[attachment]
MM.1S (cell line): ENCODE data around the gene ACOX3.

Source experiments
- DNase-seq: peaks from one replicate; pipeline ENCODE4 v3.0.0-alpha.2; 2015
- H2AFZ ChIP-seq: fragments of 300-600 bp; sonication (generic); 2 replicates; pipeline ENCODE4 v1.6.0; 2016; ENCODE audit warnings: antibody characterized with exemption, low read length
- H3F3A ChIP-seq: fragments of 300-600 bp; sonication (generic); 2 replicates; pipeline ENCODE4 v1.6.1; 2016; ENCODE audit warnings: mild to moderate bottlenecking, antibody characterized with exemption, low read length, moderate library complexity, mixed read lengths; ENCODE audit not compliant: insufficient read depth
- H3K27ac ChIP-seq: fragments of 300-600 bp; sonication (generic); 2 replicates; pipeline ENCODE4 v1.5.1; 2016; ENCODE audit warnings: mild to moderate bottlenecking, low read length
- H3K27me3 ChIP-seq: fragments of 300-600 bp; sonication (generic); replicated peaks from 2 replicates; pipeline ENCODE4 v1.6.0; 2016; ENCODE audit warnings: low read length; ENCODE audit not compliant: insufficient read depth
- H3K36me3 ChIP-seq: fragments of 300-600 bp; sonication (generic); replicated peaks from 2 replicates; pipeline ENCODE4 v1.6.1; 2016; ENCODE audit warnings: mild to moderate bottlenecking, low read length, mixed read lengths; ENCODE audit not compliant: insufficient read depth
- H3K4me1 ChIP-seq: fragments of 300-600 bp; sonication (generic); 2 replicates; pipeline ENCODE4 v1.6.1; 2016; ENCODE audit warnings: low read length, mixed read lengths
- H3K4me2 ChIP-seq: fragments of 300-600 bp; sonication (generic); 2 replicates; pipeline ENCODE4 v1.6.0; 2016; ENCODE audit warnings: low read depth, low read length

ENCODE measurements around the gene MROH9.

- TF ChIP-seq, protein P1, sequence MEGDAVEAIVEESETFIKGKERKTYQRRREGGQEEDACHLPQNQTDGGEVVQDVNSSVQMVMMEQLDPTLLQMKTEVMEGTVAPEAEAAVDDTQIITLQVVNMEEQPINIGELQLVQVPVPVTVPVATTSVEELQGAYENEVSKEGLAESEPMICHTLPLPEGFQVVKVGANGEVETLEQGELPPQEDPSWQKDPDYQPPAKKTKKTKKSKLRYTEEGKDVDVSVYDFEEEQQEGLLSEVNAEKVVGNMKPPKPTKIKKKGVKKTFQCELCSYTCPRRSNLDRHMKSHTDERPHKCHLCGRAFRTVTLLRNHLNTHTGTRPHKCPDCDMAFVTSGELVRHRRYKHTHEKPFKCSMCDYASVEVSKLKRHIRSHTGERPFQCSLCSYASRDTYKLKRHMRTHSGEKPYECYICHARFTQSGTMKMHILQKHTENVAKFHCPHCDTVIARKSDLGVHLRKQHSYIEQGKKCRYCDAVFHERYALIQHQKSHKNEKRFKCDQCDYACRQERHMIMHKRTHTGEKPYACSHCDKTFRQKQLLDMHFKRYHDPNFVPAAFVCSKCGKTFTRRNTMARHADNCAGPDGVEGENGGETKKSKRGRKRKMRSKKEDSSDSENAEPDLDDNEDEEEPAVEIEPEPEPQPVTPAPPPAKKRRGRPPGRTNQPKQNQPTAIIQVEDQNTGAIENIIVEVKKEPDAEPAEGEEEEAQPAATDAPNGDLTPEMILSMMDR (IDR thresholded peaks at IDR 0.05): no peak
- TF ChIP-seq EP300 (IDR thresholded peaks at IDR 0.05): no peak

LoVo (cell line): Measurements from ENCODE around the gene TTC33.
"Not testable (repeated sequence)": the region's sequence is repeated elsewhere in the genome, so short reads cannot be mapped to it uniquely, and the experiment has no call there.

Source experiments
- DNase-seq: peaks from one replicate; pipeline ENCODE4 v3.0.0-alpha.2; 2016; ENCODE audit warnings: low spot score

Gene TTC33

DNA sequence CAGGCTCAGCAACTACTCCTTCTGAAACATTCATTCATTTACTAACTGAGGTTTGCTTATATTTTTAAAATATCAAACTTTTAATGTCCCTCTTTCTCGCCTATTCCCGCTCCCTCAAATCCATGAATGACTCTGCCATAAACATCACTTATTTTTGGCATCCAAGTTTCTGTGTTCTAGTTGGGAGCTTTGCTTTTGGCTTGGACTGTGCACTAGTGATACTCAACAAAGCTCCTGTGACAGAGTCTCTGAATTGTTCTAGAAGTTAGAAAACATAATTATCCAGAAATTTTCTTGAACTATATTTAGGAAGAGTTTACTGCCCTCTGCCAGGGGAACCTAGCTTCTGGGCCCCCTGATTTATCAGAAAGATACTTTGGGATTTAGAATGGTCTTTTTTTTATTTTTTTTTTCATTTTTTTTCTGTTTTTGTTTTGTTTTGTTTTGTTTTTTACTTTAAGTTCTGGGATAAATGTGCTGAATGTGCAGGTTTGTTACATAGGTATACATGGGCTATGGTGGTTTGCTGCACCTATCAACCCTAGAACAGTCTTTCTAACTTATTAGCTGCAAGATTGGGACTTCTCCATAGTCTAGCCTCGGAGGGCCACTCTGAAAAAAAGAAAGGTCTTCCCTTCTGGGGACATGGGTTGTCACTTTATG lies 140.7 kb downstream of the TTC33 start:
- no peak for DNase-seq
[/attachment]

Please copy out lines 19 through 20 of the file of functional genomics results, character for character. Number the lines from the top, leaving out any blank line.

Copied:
DNA sequence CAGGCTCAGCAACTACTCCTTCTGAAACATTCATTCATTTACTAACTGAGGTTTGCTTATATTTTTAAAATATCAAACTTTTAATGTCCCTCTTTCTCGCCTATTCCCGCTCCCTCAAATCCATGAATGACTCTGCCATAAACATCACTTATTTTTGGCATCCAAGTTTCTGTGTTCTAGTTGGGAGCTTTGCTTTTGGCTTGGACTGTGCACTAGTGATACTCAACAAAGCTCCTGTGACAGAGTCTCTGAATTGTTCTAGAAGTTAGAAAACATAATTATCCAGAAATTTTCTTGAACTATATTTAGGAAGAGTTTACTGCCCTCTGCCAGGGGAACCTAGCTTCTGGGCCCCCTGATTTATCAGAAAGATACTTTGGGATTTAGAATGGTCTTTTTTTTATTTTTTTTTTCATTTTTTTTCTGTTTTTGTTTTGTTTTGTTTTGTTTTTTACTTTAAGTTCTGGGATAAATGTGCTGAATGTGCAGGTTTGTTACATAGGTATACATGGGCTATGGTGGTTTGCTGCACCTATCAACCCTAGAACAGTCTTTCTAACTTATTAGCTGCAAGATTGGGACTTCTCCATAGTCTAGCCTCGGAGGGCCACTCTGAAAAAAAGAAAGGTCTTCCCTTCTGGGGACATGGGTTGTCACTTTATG lies 140.7 kb downstream of the TTC33 start:
- no peak for DNase-seq